Every six weeks the members of THE Bank of England’s Monetary Policy Committee commute – I’d imagine from homes in Surrey (train to Waterloo then Waterloo & City Line) or Hampshire (train to Waterloo then Waterloo & City Line) or Sussex (train to Victoria then District/Circle Line to Mansion House and a short walk) – to Bank, where the BoE is situated, right next to the station. The members meet – every six weeks – to vote. To vote on what rate will be set as the Bank Rate.
Required background knowledge – BoE, BR, INF:
- The BoE was formed in 1694 to help finance the war vs. France. Its modern purpose is to be the bank of banks (and the government). The idea is to separate the monetary from the fiscal: a government with the ability to issue debt and then basically set the interest on that debt was too much power for said government to have. The BoE would “work together” with the gov. to “manage” the economy, with the ability to keep gov. raising of money via debt issuance in check by kicking them up the arse with interest rates
- In theory. In reality, the BoE does what the gov. tells them to. It’s sort of like driving with your mate’s foot on the break and telling him when to contract his right quadricep and gastrocnemius. Why not just have your foot on the break instead? You would certainly have more control of the vehicle. But if you’re drunk or falling asleep or looking at a nice BMW overtaking you on the M3, it might be beneficial to have a second pair of eyes on the road and an external foot on the brake. That’s the idea
- The goal of the BoE – the party line – is to maintain a certain level of inflation, measured by growth in the Consumer Price Index, which is a basket of goods designed to sufficiently encapsulate the average consumer’s average consumption. Hence monitoring the change in the price of this basket will measure how much the nominal cost of living for the average person in the United Kingdom is changing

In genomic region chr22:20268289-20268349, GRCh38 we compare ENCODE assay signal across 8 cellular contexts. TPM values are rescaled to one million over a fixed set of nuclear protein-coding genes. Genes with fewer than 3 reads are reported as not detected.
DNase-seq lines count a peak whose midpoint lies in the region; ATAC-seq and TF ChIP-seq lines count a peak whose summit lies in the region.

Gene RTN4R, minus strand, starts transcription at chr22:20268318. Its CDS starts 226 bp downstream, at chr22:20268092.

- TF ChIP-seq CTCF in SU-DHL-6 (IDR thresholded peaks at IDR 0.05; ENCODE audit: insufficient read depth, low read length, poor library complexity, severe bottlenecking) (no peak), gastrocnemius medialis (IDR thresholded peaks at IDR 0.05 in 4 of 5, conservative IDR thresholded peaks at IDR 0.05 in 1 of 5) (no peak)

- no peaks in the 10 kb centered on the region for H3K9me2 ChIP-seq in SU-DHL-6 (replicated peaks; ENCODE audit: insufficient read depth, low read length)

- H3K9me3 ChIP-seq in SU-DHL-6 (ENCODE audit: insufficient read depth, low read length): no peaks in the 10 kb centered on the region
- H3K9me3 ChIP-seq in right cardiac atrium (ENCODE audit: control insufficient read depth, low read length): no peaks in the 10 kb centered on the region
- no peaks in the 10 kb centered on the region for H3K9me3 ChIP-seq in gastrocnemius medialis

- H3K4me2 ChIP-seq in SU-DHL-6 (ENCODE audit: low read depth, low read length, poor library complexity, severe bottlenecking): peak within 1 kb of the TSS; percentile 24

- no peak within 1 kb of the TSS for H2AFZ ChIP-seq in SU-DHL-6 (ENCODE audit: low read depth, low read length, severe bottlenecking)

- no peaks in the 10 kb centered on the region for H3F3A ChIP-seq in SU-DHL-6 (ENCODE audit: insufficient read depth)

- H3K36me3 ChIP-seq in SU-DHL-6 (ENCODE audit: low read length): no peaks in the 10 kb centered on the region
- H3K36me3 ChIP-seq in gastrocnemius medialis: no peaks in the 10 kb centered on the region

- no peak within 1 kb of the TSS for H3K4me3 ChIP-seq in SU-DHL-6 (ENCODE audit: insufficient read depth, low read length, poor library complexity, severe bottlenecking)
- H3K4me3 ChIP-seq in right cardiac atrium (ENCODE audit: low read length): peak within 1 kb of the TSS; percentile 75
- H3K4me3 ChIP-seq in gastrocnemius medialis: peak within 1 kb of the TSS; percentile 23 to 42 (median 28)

- The BoE should use the BR to maintain INF at 2% – the target set by gov. This target has always been around 2%, regardless of who is occupying No. 10 DS and where they are on the Hawk/Dove spectrum and how much Keynes vs. Hayek they read and ingested at Oxford. Straying by more than +/-1p.p from this target will result in a letter from the BoE addressed to gov. explaining the Oopsie Daisy and plans to correct it
- 2% sounds like a good number, right? Congrats – you just obtained the same understanding as the MPC, George Osbourne, and this author have of why two point zero percent is a good inflation level to target. Reasons for 2%: “balances the benefits and costs of inflation”, “low and stable inflation”, “goldilocks”, “if it ain’t broke, don’t fix it baby”, etc.
Let’s say Andy and the gang decide to raise the BR by 0.5 percentage points/3.5%–>4.0%/fifty basis points/50 bps.
Required background knowledge – retail banks:
- Retail banks traditionally make profit by taking deposits, paying interest on those deposits at rate X%, and doing various financial things to earn X+Y% on those deposits, making themselves a nice Y% return. Y-operating costs = profit. It’s a nice business
- To be a bank in the UK, you have to apply for a banking licence. You have to meet strict capital requirements. You have to submit to stringent auditing processes. You have to make sure you’re being fair to customers – according to the Financial Conduct Authority – and that your business plan is sound – according to the Prudential Regulation Authority. Make money but not too much. PRA slaps one cheek whilst FCA slaps the other
- Licensed banks in the UK are allowed to deposit at the BoE and receive the BR on these deposits (commercial deposits/operational balances)
- RBs deposit some of your deposits with the BoE and earn the BR% on these deposits
- RBs lend some of your money to other people in the form of loans. Personal loans and mortgages, mostly
When the BR increases, banks receive a larger return on money deposited at the BoE:
- Some banks think hold on wait a second we can increase our own deposit rate and get more market share. Get more deposits. They raise their interest rates on current and/or savings accounts.
- It’s a (slow and not THAT comprehensive (most people don’t give fuck about interest rates, they just want to know their money is secure or they like the website or app or they like Deborah from the local branch outlet. Old, established banks don’t have to raise their rates)) race to the top. Rates rise across the board. The interest rate you receive on your savings probably increases.
- Banks get squeezed. X has increased but (the lending return part of) Y stays the same. They raise Y. Loans are now more expensive. They are offered at higher rates. The APR on personal loans and new mortgages increases. The i/r on VR mortgages, which have interest rates tied to the BR, increases.